Initial Reactions (2012): Memoryhouse, The Cranberries, New Multitudes

Initial Reactions are just that: my reactions to records after only a few listens (usually 2 or 3). I try to be fair, but if a record doesn’t make much of an initial impression on me, someone’s going to need to tell me to pay closer attention if they think it deserves better. (see the sidebar for rating descriptions)

Memoryhouse – The Slideshow Effect [B+]: So close to greatness. It seems they are starting to move away from their ambient, Engima-esque roots into something more poppy, and while TSE pleases and soothes, I do wonder if that threatens their distinctiveness. I’ll certainly stick around, but I am disappointed that this one didn’t completely roll me over. Love that gal’s voice though. Brainy and sultry at the same time. Also, precious video. ("The Kids Were Wrong", "Heirloom")

The Cranberries – Roses [B]: Once upon a time, The Cranberries created a triad transcendent; “Linger”, “Dreams”, and “Ode to My Family” are all sublime. Roses, their first album in 11 years, starts off promising, with the band sounding completely rejuvenated on "Tomorrow." However, after "Fire and Soul", things become dull and predictable. There’s not really a bad moment here, it’s just that most of these tunes are sans thorns, pleasant and inviting, but lacking any sense of danger in beauty. ("Tomorrow", "Fire and Soul")

New Multitudes – New Multitudes [B]: More reminiscent of Middle Brother than Mermaid Avenue. That’s not say it’s bad, just that it doesn’t quite have that joyous spark that made MA I such a treasure. The big surprise: Andres Parker steals the show. His cuts range from pastoral ("Fly High") to alt-rock artistry ("Old L.A.") to downright grungy ("Angel’s Blues"). The rest of the troupe deliver as you’d expect. Any of Farrar’s tunes could have been Son Volt cuts, and Yames mostly lends that golden voice. As for Will Johnson, I’ve heard of his band, but none of his stuff here impresses me. BTW, is it a coincidence that Tweedy is delivering Mermaid Avenue III this year, or does anyone think there is still the old rivalry in play? Sensationalism, I know… (“Fly High”, “Old L.A.”)

Tracks of the Decade: “In State” by Kathleen Edwards

Kathleen Edwards
“In State”
from BACK TO ME
Other folk-rock songwriters saw more success than Kathleen Edwards this decade, but her passionate, full-bore delivery and muscular songwriting picked up where greats like Cash, Petty, and Farrar left off in decades past. “In State” was the strongest track off her excellent sophomore LP BACK TO ME, and it remains the ideal starting point for her music. As dejected as it is spiteful, the song sails on a seering guitar lead while Edwards assures her cheatin’ man: “I know when you’re going down.” “In State” evokes alt-country classics like Lucinda Williams’ CAR WHEELS ON A GRAVEL ROAD, but Edwards’ delivery snarkily suggests that even after “20 years in state” she’s still not likely to forgive. While Neko Case undoubtedly gets the gold medal for alt-country voice of the decade, Edwards’ fervent focus and steady lyrical aim tip the songwriting scales in her favor. “In State” might be all the proof you need.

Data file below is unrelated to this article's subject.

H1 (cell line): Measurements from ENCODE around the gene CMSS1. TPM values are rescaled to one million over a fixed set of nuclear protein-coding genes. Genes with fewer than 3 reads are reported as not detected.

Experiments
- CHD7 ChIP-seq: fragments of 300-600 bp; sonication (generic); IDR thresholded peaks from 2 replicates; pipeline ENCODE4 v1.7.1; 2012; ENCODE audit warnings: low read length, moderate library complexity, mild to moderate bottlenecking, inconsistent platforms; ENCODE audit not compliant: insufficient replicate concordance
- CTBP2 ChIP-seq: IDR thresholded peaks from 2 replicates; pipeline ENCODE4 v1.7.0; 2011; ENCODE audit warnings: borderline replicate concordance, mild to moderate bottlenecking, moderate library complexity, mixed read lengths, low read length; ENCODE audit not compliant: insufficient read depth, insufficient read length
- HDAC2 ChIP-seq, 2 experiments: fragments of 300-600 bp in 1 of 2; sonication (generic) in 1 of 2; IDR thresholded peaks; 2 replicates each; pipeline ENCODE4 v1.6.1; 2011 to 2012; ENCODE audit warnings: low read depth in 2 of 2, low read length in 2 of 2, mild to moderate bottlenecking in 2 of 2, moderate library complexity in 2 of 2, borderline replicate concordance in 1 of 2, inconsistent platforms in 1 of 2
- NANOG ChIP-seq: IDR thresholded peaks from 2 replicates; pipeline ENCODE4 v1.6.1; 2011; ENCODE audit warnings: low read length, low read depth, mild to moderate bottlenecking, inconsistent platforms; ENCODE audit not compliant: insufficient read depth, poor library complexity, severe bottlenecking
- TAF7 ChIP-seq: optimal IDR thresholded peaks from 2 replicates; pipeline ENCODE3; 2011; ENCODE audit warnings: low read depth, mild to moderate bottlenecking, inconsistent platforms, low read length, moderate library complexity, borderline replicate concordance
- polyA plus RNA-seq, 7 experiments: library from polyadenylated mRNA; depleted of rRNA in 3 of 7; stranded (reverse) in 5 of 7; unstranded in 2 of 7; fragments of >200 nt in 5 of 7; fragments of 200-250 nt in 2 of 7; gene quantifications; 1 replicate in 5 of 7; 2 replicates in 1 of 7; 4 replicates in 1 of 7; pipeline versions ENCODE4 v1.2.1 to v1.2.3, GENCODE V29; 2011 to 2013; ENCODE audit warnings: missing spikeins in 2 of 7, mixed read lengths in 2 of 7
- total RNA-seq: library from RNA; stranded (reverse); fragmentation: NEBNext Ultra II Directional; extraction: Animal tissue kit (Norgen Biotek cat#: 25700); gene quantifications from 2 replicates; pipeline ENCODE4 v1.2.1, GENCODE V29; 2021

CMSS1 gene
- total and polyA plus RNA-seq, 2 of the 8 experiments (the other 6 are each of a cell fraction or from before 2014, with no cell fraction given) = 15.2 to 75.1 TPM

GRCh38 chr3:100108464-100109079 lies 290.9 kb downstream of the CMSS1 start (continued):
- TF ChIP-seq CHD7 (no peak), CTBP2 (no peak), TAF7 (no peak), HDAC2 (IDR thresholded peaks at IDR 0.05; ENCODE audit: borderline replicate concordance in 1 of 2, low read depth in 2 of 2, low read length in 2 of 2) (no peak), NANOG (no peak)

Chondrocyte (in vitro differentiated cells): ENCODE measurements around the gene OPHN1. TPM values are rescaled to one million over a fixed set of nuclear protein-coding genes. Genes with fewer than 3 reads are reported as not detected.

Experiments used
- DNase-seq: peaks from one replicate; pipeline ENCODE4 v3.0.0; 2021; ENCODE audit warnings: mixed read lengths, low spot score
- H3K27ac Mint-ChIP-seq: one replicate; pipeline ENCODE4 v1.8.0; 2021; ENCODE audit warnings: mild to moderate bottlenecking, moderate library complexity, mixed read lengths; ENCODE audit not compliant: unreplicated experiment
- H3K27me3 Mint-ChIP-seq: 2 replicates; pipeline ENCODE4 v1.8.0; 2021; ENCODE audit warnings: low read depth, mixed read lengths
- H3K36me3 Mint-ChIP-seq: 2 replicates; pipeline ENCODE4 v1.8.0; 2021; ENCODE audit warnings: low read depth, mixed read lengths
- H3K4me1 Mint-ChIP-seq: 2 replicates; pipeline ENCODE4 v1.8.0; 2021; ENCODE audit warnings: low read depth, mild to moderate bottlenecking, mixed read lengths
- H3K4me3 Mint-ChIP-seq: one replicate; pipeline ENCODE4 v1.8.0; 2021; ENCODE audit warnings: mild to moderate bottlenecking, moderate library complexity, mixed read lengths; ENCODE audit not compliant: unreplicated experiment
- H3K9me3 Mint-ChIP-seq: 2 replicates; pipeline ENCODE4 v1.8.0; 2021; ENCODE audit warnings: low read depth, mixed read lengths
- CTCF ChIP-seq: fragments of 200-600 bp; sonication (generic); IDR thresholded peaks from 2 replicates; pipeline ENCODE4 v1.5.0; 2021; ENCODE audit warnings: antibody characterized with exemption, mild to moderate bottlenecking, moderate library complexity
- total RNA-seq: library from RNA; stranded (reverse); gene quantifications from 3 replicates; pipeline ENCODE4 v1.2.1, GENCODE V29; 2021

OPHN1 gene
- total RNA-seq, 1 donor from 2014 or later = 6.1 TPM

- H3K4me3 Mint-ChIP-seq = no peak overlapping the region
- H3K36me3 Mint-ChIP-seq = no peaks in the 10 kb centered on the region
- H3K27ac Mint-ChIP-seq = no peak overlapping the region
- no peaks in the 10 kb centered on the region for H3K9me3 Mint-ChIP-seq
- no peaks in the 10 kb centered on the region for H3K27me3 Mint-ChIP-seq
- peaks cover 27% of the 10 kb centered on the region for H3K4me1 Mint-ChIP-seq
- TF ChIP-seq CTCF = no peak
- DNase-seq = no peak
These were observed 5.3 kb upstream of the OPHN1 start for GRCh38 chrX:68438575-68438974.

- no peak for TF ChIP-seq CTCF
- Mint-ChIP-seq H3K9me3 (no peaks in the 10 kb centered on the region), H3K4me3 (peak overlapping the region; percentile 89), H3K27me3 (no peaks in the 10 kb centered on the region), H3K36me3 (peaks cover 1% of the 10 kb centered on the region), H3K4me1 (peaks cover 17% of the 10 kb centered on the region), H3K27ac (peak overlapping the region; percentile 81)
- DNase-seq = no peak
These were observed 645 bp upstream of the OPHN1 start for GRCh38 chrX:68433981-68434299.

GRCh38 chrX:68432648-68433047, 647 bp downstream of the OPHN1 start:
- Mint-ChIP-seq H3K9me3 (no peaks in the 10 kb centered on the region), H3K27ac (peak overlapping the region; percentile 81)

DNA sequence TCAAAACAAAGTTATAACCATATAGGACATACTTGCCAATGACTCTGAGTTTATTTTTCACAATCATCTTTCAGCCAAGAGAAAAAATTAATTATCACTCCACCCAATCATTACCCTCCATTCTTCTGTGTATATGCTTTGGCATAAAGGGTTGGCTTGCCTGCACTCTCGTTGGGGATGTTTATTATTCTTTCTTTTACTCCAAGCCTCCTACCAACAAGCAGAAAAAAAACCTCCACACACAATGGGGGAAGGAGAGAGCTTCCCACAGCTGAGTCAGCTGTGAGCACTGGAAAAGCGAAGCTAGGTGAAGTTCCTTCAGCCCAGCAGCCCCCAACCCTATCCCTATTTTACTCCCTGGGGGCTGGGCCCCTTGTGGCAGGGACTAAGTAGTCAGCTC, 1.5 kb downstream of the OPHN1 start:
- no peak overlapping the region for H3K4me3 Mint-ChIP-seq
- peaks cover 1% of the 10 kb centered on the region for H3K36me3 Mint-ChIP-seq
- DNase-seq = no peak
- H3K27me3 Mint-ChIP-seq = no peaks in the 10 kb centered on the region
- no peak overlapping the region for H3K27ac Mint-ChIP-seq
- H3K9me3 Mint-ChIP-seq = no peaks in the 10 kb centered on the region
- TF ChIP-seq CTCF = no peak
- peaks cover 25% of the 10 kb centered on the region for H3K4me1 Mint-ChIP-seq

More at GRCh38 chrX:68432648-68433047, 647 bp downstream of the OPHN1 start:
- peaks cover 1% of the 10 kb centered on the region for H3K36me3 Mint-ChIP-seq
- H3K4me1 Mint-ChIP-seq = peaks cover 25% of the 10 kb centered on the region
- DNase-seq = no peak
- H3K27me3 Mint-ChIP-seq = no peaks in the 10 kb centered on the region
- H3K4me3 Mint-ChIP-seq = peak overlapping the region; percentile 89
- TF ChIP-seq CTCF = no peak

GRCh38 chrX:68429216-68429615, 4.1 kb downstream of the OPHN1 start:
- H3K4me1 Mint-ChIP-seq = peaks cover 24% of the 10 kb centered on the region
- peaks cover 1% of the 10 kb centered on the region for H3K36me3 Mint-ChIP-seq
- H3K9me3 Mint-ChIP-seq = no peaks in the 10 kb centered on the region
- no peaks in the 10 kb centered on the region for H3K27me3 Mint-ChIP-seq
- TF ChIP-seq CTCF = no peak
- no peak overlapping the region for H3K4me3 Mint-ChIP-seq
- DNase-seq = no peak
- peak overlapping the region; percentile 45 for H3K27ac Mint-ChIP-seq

Great video, BTW…

points_kathleen_edwardsKathleen Edwards
“In State”
from BACK TO ME

Other folk-rock songwriters saw more success than Kathleen Edwards this decade, but her passionate, full-bore delivery and muscular songwriting picked up where greats like Cash, Petty, and Farrar left off in decades past. “In State” was the strongest track off her excellent sophomore LP BACK TO ME, and it remains the ideal starting point for her music. As dejected as it is spiteful, the song sails on a seering guitar lead while Edwards assures her cheatin’ man: “I know when you’re going down.” “In State” evokes alt-country classics like Lucinda Williams’ CAR WHEELS ON A GRAVEL ROAD, but Edwards’ delivery snarkily suggests that even after “20 years in state” she’s still not likely to forgive. While Neko Case undoubtedly gets the gold medal for alt-country voice of the decade, Edwards’ fervent focus and steady lyrical aim tip the songwriting scales in her favor. “In State” might be all the proof you need.

Great video, BTW…